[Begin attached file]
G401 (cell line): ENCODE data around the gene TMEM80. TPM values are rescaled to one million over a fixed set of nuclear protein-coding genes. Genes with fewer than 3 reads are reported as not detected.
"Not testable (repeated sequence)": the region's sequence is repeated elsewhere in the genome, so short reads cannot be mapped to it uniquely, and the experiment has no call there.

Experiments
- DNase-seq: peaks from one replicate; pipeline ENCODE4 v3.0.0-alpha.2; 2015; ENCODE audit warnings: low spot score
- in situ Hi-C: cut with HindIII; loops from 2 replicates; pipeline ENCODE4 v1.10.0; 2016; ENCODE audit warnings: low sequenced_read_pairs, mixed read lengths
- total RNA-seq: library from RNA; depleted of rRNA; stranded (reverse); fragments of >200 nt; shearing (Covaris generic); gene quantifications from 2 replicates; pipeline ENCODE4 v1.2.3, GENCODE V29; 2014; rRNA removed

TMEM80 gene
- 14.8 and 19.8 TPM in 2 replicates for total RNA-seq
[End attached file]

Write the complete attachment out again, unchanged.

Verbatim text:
G401 (cell line): ENCODE data around the gene TMEM80. TPM values are rescaled to one million over a fixed set of nuclear protein-coding genes. Genes with fewer than 3 reads are reported as not detected.
"Not testable (repeated sequence)": the region's sequence is repeated elsewhere in the genome, so short reads cannot be mapped to it uniquely, and the experiment has no call there.

Experiments
- DNase-seq: peaks from one replicate; pipeline ENCODE4 v3.0.0-alpha.2; 2015; ENCODE audit warnings: low spot score
- in situ Hi-C: cut with HindIII; loops from 2 replicates; pipeline ENCODE4 v1.10.0; 2016; ENCODE audit warnings: low sequenced_read_pairs, mixed read lengths
- total RNA-seq: library from RNA; depleted of rRNA; stranded (reverse); fragments of >200 nt; shearing (Covaris generic); gene quantifications from 2 replicates; pipeline ENCODE4 v1.2.3, GENCODE V29; 2014; rRNA removed

TMEM80 gene
- 14.8 and 19.8 TPM in 2 replicates for total RNA-seq